NFL Controversy Is Part of America’s History of Peaceful Protest

Warren K. LefflerAfrican Americans participate in the historic March on Washington, August 28, 1963.

For many Americans, one of the most important traditions to uphold is getting together to watch Sunday Night Football. Another, perhaps more vital, part of American culture is the right to peaceful protest.

Recently, the NFL has been headlining newspapers for a reason other than game scores. Since Sept. 24, football players from various teams all over the country changed things up during the national anthem — many kneeling, locking arms, sitting down or even staying in their locker rooms.

This form of peaceful protest in the NFL most notably began in 2016 with Colin Kaepernick, former San Francisco 49ers quarterback, when he sat during the national anthem to protest the oppression of people of color in the United States, particularly police brutality against African Americans. Soon, Kaepernick was joined by teammate Eric Reid, but rather than sitting, the two decided to kneel. In an op-ed published by the New York Times, Reid wrote that they “chose to kneel because it’s a respectful gesture;” he thought of their posture as “a flag flown at half-mast to mark a tragedy.”

They quickly gained negative attention nationally. They were criticized for being unpatriotic and for disrespecting the military — but their protests had nothing to do with that. They knelt to protest the lives lost to race-motivated police brutality, not to be disrespectful of the military, the flag or the country it represents.

On Sept. 22, President Donald Trump spoke at a rally and criticized NFL players who protested during the national anthem, saying, “Wouldn’t you love to see one of these NFL owners, when somebody disrespects our flag, to say, ‘Get that son of a b— off the field right now.’” Then, after seeing the players respond to his remarks with more protests, Trump tweeted responses further, saying, “Kneeling is not acceptable” and “Fans should never condone players that do not stand proud for their National Anthem or their Country.”

The players had every right to kneel, lock arms or stay in their locker rooms during the anthem as part of their First Amendment rights,  which were created so that people wouldn’t have to fear speaking out for something that they believe in. Freedom of speech and the right to peacefully assemble are the foundation the United States is built on. And, while the First Amendment protects all forms of speech, it doesn’t protect hate crimes of any kind — precisely what these players are protesting.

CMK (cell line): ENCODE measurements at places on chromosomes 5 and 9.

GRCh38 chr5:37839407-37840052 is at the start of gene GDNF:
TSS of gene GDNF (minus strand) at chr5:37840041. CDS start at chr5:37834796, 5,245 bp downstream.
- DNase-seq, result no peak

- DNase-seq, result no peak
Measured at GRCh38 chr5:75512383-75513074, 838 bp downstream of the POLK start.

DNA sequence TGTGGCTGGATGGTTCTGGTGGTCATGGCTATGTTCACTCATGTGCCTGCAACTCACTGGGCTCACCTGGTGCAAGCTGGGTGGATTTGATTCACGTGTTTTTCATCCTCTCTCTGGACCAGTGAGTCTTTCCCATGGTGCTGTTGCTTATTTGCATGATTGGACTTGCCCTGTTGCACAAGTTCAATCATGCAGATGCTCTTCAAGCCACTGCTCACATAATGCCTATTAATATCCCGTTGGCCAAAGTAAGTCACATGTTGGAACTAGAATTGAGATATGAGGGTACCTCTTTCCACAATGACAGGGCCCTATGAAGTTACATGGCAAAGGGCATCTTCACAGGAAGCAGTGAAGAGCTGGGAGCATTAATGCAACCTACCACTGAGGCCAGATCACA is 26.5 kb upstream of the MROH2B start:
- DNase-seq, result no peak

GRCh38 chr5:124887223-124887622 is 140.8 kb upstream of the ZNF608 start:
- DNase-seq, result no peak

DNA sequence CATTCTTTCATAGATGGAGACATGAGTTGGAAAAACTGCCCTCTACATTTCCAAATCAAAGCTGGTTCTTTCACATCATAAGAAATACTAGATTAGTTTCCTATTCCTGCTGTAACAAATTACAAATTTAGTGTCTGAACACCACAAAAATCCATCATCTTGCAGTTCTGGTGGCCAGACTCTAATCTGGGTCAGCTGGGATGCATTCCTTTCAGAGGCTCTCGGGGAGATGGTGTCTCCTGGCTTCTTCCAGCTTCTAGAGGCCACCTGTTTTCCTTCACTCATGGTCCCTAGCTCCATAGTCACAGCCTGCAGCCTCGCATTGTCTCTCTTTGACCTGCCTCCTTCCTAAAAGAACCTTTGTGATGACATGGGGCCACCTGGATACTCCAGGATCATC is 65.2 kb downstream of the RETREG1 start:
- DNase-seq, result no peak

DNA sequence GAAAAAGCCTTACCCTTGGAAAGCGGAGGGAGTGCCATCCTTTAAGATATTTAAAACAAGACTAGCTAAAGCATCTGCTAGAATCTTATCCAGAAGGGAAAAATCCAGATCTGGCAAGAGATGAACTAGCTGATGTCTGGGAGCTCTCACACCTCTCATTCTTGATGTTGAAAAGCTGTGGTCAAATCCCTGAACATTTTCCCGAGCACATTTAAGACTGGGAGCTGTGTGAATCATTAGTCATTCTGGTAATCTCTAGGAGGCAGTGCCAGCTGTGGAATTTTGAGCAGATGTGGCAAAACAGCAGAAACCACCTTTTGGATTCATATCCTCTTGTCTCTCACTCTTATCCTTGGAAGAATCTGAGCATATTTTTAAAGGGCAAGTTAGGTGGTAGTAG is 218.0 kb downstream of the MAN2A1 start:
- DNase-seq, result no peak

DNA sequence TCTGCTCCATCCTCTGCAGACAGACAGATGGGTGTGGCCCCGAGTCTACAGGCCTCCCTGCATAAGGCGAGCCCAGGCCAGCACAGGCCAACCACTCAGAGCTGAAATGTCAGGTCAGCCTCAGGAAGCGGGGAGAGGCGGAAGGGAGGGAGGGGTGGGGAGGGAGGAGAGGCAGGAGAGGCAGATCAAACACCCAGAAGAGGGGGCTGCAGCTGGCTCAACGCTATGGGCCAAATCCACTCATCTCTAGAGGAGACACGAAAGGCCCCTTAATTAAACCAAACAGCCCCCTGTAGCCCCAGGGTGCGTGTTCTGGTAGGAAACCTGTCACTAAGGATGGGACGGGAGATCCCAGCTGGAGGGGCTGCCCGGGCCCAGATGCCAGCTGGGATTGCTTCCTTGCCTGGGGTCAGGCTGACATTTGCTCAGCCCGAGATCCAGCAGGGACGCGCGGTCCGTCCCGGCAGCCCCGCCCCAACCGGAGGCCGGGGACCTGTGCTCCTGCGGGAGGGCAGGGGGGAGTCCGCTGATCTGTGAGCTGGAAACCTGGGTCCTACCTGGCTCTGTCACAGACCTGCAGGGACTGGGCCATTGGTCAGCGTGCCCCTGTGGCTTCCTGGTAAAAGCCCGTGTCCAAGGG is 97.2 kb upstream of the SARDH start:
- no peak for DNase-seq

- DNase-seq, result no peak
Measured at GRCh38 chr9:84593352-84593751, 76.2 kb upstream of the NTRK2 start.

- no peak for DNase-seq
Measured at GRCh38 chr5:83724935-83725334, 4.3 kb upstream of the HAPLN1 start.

“Non-violent protest is as American as it gets,” Ravens linebacker Terrell Suggs told ESPN — and he’s right. Peaceful protest has been the cornerstone to civil rights progress in the United States. In the early 1900s, suffragettes marched down Pennsylvania Avenue in Washington, D.C., marking the first major efforts of the women’s suffrage movement; seven years later, the 19th Amendment was passed, granting women the right to vote. In 1955, Rosa Parks refused to give up her bus seat, beginning the Montgomery Bus Boycott; about a year later, segregation on buses was declared unconstitutional.

The United States and many of its laws were built on the peaceful protests of Americans who stood up for what was important to them. NFL players are similarly acting upon something they believe and something they view is worth creating dialogue about.

Kneeling during the anthem isn’t about disrespecting the American flag; the choice to kneel is about coming together and showing solidarity with those who live under the American flag. This form of protest should be praised rather than criticized — no one was hurt or killed while trying to express these beliefs, and instead this has sparked an important dialogue on the issues of institutionalized racism and the right to demonstrate. That is the reason the right to peacefully assemble was created, and members of the NFL should be praised for their participation.

NFL players who kneel are asserting their rights as American citizens so that others will have their rights, too. Citizens must remember how America has grown through the centuries, how its freedom of speech has guided its civil rights movements and how this became the defining feature of American politics. In times of injustice, peaceful protests remind Americans of the values the United States is built on. Now, football fields aren’t just home to one of America’s favorite sports, but are also a platform for political change and social justice.

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